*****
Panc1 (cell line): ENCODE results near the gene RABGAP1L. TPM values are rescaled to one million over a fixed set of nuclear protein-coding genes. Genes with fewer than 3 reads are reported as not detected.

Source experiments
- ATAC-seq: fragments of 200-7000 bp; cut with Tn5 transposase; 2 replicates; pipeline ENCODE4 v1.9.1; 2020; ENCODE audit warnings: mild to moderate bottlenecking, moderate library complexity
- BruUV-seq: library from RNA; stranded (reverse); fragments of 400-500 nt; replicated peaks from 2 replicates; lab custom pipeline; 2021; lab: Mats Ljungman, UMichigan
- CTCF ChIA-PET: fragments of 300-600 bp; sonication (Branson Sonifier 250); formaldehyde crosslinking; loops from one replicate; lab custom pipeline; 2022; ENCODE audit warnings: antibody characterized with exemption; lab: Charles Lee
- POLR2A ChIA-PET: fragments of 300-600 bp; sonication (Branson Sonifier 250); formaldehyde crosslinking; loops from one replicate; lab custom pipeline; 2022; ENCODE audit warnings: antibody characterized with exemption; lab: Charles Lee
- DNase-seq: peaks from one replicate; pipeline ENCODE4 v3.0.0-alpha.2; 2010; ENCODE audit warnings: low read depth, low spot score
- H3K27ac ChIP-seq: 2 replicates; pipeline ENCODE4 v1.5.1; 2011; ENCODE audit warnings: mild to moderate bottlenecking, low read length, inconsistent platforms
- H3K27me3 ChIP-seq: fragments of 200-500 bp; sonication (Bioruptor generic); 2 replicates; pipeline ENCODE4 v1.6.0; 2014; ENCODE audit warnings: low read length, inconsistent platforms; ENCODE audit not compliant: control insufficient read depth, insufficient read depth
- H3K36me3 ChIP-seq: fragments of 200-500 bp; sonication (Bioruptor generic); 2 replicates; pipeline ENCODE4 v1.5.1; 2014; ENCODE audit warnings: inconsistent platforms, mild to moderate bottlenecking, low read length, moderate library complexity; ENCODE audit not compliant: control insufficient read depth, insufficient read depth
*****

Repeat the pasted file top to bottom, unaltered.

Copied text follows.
Panc1 (cell line): ENCODE results near the gene RABGAP1L. TPM values are rescaled to one million over a fixed set of nuclear protein-coding genes. Genes with fewer than 3 reads are reported as not detected.

Source experiments
- ATAC-seq: fragments of 200-7000 bp; cut with Tn5 transposase; 2 replicates; pipeline ENCODE4 v1.9.1; 2020; ENCODE audit warnings: mild to moderate bottlenecking, moderate library complexity
- BruUV-seq: library from RNA; stranded (reverse); fragments of 400-500 nt; replicated peaks from 2 replicates; lab custom pipeline; 2021; lab: Mats Ljungman, UMichigan
- CTCF ChIA-PET: fragments of 300-600 bp; sonication (Branson Sonifier 250); formaldehyde crosslinking; loops from one replicate; lab custom pipeline; 2022; ENCODE audit warnings: antibody characterized with exemption; lab: Charles Lee
- POLR2A ChIA-PET: fragments of 300-600 bp; sonication (Branson Sonifier 250); formaldehyde crosslinking; loops from one replicate; lab custom pipeline; 2022; ENCODE audit warnings: antibody characterized with exemption; lab: Charles Lee
- DNase-seq: peaks from one replicate; pipeline ENCODE4 v3.0.0-alpha.2; 2010; ENCODE audit warnings: low read depth, low spot score
- H3K27ac ChIP-seq: 2 replicates; pipeline ENCODE4 v1.5.1; 2011; ENCODE audit warnings: mild to moderate bottlenecking, low read length, inconsistent platforms
- H3K27me3 ChIP-seq: fragments of 200-500 bp; sonication (Bioruptor generic); 2 replicates; pipeline ENCODE4 v1.6.0; 2014; ENCODE audit warnings: low read length, inconsistent platforms; ENCODE audit not compliant: control insufficient read depth, insufficient read depth
- H3K36me3 ChIP-seq: fragments of 200-500 bp; sonication (Bioruptor generic); 2 replicates; pipeline ENCODE4 v1.5.1; 2014; ENCODE audit warnings: inconsistent platforms, mild to moderate bottlenecking, low read length, moderate library complexity; ENCODE audit not compliant: control insufficient read depth, insufficient read depth